Bauhaus Walk in Weimar
The door swings open and out comes an international group of young people - the Weimar Bauhaus University is popular with students from all over the world. For it was this very building into which the State Bauhaus, under the direction of Walter Gropius, moved in 1919. People walking through the town today may ask "Does the Bauhaus come from Weimar? Then why is there not more Bauhaus architecture here?" This can best be explained by students on a Bauhaus walk.
The Bauhaus comes from Weimar
"In Weimar, the Bauhaus met with a ready-made infrastructure" says Thomas Apel, who co-ordinates the walks led by students. "Gropius was able to use the buildings of the Art School and School of Arts and Crafts designed by Henry van de Velde." And so today the walk takes visitors through the halls used by the Bauhaus members long ago, goes to the replica of Walter Gropius' director's office which he furnished in 1923, with copies of his furniture, and includes the skylight hall and the curved staircase designed by Henry van de Velde. And what makes the walk more interesting is that it is led by young people studying at the Weimar Bauhaus University, who can explain the Bauhaus and what they still find fascinating about it today.
Out of studios and into workshops! This is what Walter Gropius called for in his manifesto. He set his sights on "the great building" - a unified work of art in which the boundaries between architecture, design and art were to be fluid. But first of all every Bauhaus member and student was to learn a craft. Famous contemporaries were also enthusiastic about the radical way in which Gropius paved the way to Modernism. So artists like Oskar Schlemmer, Lyonel Feininger, Paul Klee and Vassily Kandinsky came to Weimar one by one.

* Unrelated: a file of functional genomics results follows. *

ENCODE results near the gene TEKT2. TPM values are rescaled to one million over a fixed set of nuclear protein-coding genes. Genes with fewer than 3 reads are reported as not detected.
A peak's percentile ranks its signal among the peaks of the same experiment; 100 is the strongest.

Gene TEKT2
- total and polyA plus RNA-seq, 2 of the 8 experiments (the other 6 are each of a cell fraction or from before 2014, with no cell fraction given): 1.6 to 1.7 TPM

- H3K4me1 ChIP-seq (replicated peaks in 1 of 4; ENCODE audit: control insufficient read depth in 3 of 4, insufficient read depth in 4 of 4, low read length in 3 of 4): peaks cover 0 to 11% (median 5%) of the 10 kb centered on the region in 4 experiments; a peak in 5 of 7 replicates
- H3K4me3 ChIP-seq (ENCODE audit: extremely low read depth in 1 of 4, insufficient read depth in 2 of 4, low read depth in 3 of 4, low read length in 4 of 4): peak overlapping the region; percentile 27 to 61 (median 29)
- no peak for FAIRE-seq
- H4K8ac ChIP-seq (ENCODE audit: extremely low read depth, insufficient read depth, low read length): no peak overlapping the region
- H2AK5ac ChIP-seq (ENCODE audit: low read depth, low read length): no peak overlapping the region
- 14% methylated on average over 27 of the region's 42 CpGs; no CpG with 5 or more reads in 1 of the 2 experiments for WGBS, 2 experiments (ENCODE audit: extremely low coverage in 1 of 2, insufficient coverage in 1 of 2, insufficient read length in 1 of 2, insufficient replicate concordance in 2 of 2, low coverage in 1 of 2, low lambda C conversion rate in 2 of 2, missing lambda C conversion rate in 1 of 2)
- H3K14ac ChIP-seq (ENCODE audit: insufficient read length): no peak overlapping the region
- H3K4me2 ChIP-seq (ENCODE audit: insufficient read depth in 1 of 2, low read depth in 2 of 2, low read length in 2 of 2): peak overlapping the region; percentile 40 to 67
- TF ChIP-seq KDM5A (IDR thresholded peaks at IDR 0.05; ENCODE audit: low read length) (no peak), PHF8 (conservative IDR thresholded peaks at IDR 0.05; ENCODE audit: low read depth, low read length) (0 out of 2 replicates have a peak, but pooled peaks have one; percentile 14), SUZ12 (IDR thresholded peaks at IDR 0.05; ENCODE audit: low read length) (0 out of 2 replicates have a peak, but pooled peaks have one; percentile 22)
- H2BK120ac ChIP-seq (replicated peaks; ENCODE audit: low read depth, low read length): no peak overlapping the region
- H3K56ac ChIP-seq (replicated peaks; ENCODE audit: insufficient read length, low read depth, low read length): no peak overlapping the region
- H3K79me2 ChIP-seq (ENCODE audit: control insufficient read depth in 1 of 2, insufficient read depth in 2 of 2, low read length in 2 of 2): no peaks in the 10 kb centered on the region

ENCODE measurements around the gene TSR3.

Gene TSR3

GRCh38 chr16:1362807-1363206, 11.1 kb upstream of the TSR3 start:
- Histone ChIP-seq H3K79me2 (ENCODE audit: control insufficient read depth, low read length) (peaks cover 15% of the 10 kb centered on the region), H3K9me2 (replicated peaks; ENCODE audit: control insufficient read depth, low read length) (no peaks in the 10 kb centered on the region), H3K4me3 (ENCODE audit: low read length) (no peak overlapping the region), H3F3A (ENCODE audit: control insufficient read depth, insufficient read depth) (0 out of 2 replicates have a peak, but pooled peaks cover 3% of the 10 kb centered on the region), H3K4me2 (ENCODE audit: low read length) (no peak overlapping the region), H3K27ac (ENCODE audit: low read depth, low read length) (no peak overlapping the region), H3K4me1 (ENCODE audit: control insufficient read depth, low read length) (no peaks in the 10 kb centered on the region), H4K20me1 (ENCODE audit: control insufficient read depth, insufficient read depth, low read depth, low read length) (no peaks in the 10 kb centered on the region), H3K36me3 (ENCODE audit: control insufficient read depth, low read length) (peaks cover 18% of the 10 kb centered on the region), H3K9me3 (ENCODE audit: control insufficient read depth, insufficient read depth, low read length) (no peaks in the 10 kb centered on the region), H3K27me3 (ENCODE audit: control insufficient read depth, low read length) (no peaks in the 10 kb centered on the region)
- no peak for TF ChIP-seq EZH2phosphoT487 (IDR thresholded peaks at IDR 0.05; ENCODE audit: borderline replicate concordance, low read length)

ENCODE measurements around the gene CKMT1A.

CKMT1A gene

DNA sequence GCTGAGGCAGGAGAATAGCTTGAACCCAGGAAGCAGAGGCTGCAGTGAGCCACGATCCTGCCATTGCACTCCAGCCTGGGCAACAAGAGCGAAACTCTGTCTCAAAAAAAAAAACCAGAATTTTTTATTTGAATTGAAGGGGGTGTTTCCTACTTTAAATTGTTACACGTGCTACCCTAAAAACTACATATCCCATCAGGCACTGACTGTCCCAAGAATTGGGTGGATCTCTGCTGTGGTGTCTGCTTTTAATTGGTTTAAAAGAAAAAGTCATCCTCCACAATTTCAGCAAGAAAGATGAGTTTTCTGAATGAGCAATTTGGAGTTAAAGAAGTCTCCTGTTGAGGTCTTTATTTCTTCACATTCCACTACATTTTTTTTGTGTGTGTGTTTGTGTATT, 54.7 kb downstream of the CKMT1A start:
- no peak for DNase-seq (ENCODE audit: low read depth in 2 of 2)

The "Haus am Horn"
The break with the past is illustrated particularly well by the "Haus Am Horn", located on a slope above Goethe's Garden House. The "Haus Am Horn" was built for the Bauhaus exhibition in Weimar in 1923. It has a square ground plan and a flat roof and was intended to be a prototype for new living. All the rooms are functionally grouped around a central living room with a skylight. The "Haus Am Horn" had one of the first fitted kitchens, central heating, pivot-hung windows and fitted cupboards - all this was radically new.
Today the house is no longer a sensation. And products like the Wagenfeld lamp or steel-tube furniture have long been classics. At the time, the ideas of the Bauhaus remained foreign to many of the people of Weimar. The conservative state parliament elected in 1924 cut the financial funds for the Bauhaus by half and so the school moved to Dessau. It later went to Berlin, where it was closed in 1933 by the Nazis. Like many of his fellow artists, Gropius emigrated to the USA, taught and designed buildings there. A number of decades had to pass before it was understood in Weimar that the town had not only made history with Goethe and Schiller but with the Bauhaus too.
Things you should not miss at the Weimar Bauhaus University:
- staircase by Henry van de Velde
- "Eva" sculpture by Rodin on the ground floor
- paintings by Herbert Bayer and Oskar Schlemmer on the staircases
- replica of the director's office designed by Walter Gropius in 1923 (on guided tours)